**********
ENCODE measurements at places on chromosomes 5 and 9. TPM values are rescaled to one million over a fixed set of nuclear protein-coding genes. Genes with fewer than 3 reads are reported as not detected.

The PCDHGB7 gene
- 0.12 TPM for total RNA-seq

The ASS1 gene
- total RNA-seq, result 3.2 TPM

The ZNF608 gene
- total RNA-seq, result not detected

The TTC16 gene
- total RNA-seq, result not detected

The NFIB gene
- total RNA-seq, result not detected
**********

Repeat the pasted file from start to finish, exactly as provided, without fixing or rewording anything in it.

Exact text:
ENCODE measurements at places on chromosomes 5 and 9. TPM values are rescaled to one million over a fixed set of nuclear protein-coding genes. Genes with fewer than 3 reads are reported as not detected.

The PCDHGB7 gene
- 0.12 TPM for total RNA-seq

The ASS1 gene
- total RNA-seq, result 3.2 TPM

The ZNF608 gene
- total RNA-seq, result not detected

The TTC16 gene
- total RNA-seq, result not detected

The NFIB gene
- total RNA-seq, result not detected